My brother’s first language was Yiddish. Born during the Second World War, he spent his first two years at our grandparents’ house where Yiddish was the only language heard or spoken. So when my Dad came back from overseas his first conversation with his first-born child was not in English but Yiddish.
Before the Holocaust, Yiddish was the language of the Jewish people—Hebrew, the language of the Bible, being considered too sacred for everyday talk. Yiddish is a millennium-old gumbo of High German, Hebrew, Ukrainian, Polish, Aramaic plus a teaspoon of assorted romance languages with a dash of English added in the past century. The very word—Yiddish—means “Jewish” in Yiddish.
As the dominant language of the Central and East European Ashkenazi world, Yiddish was the woof and warp of Jewish life. Authors such as the great Sholom Aleichem, whose stories became the basis for Fiddler On The Roof, wrote exclusively in Yiddish. The Yiddish theatre in New York City—with stars like the great Jacob Adler performing King Lear in Yiddish while the rest of the cast used Shakespeare’s language—rivaled Broadway in attendance in the early part of the last century.
And it was Yiddish that, along with 6 million Jews, was a casualty of the Holocaust, its utter extinction almost completed by Jews themselves. When the new Jewish homeland came into existence, it was Hebrew, not Yiddish, that—modernized, polished, desanctified and made conversational—came into its own as the official language of Israel.
Yiddish, stigmatized as the “old” tongue, associated with death camps and torture, fell into disuse—a tool to be used by the older generation mostly as a means to talk to each other in front of the children when they didn’t wish to be understood.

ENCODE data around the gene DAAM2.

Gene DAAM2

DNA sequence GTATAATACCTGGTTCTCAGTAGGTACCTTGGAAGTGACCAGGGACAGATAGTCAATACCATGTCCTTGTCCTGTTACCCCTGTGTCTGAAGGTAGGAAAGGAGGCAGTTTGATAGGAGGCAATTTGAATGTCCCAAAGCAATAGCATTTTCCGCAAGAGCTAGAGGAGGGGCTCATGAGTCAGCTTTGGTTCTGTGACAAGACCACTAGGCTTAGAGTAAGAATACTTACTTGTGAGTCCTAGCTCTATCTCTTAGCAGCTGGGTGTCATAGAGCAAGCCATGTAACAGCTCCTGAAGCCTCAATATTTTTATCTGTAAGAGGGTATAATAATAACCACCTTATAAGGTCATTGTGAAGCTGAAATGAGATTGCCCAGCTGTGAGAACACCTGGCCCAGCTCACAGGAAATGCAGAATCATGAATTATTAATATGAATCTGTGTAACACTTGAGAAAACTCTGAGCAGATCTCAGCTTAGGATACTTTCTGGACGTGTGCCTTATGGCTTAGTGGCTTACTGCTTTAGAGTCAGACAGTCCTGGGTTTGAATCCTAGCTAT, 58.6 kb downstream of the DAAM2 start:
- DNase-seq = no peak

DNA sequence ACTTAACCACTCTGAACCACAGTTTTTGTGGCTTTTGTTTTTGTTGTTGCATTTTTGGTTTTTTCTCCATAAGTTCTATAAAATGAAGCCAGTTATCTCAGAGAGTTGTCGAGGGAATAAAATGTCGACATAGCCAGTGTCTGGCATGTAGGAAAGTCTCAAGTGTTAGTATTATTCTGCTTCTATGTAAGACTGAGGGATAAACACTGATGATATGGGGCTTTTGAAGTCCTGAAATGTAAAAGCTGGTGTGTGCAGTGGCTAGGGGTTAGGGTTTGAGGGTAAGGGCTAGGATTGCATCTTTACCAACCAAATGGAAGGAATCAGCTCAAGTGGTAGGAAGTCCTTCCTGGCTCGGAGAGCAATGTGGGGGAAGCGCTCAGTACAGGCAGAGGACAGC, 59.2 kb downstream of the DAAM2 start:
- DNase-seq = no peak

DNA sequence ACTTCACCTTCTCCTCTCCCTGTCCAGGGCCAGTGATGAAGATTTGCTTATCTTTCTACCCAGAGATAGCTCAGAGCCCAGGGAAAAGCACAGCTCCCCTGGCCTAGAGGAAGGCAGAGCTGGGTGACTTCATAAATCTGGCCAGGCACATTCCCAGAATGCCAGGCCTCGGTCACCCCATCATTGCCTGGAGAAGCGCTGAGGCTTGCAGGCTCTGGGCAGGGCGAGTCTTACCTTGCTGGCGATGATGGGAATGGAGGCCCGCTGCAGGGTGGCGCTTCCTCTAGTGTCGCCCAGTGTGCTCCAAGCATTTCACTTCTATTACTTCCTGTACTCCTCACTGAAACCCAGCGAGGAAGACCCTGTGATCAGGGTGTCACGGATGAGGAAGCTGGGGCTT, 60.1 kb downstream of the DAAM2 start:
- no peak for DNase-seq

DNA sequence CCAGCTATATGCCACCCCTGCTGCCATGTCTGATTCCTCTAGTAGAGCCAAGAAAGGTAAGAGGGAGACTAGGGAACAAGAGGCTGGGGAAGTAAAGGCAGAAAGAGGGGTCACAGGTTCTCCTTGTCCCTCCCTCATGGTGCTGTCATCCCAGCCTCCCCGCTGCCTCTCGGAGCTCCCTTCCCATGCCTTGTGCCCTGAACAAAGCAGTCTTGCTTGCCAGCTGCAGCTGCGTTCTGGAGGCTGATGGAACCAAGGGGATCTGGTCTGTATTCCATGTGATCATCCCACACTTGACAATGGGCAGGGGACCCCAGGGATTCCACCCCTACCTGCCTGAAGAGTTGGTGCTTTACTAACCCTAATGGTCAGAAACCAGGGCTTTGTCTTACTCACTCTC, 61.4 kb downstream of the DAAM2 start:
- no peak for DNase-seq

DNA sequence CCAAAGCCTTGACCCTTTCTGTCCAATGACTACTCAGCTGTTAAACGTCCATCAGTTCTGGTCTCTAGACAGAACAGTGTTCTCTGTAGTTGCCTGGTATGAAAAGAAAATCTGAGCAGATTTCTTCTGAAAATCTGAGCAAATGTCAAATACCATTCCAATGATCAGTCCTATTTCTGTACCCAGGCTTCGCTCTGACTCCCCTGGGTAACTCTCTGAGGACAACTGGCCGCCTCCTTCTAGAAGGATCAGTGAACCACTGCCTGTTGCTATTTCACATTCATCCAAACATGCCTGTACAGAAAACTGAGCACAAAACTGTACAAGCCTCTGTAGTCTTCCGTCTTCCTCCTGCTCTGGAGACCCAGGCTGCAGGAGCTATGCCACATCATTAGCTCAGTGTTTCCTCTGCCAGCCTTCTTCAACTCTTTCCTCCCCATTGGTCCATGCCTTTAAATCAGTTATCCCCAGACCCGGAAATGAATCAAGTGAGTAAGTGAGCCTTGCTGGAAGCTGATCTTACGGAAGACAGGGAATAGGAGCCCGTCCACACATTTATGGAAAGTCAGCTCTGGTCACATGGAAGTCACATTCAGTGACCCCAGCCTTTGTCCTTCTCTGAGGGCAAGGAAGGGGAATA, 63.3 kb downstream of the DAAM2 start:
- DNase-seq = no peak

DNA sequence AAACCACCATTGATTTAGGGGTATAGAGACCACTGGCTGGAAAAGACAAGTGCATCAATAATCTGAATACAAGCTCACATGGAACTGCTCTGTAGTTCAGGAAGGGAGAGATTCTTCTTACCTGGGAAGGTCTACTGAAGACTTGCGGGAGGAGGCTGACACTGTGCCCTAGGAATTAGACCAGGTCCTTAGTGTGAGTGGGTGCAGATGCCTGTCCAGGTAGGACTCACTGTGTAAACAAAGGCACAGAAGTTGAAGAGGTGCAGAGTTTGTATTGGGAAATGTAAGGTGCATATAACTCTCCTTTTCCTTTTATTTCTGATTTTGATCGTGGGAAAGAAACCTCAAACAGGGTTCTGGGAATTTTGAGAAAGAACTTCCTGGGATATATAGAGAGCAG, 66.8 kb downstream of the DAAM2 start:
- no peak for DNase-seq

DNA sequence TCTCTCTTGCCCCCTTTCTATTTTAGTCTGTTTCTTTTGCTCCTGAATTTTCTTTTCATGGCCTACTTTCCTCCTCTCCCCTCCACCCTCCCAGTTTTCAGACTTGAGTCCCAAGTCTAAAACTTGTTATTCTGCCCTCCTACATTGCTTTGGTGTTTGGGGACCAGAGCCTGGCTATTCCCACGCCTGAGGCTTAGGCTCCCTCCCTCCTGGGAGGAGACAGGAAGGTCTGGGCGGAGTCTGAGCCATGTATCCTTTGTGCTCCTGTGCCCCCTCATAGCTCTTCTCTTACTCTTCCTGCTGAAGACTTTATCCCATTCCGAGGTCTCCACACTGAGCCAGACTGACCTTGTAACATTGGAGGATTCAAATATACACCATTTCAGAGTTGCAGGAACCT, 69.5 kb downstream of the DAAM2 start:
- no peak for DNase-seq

But Yiddish wouldn’t go away. It had already insinuated itself into American life; its rhythms and cadences living on in the punchlines of Jewish comedians like Henny Youngman, Shelly Berman, Jackie Mason and myriad others—words like kvetch, klutz, glitch, schmooze, nosh, putz, schlep and that all-time favorite, oy vey entering the lexicon. And popular TV series like The Marvelous Mrs. Maisel and films like Dirty Dancing celebrate the Yiddish “vibe” that refused to die.
The only thing missing was the language itself.
But in an ironic twist, the current alarming surge in overt antisemitism has triggered a groundswell of Jewish pride, and along with that, Yiddish has made a comeback—not as a gag, not as a sweet reminiscence of Bubbe’s gefilte fish and blintzes, not even as a supporting actor’s accent as a witness in a TV murder mystery—but as a living, breathing modern world language. Well, almost modern.
Are the growing proliferation of Yiddish learning apps and podcasts that began during the pandemic a response in defiance to the attacks on synagogues, the beatings of civilians, the pro-Hitler freeway banners, the neo-Nazi parades, the distribution of swastika flyers, and all the other symptoms of enabled hate? Or is it a coincidence—a deep and primal need to reconnect with something ancestral and purely Jewish, transcending generations and geography, that just happened to bloom at just the right time?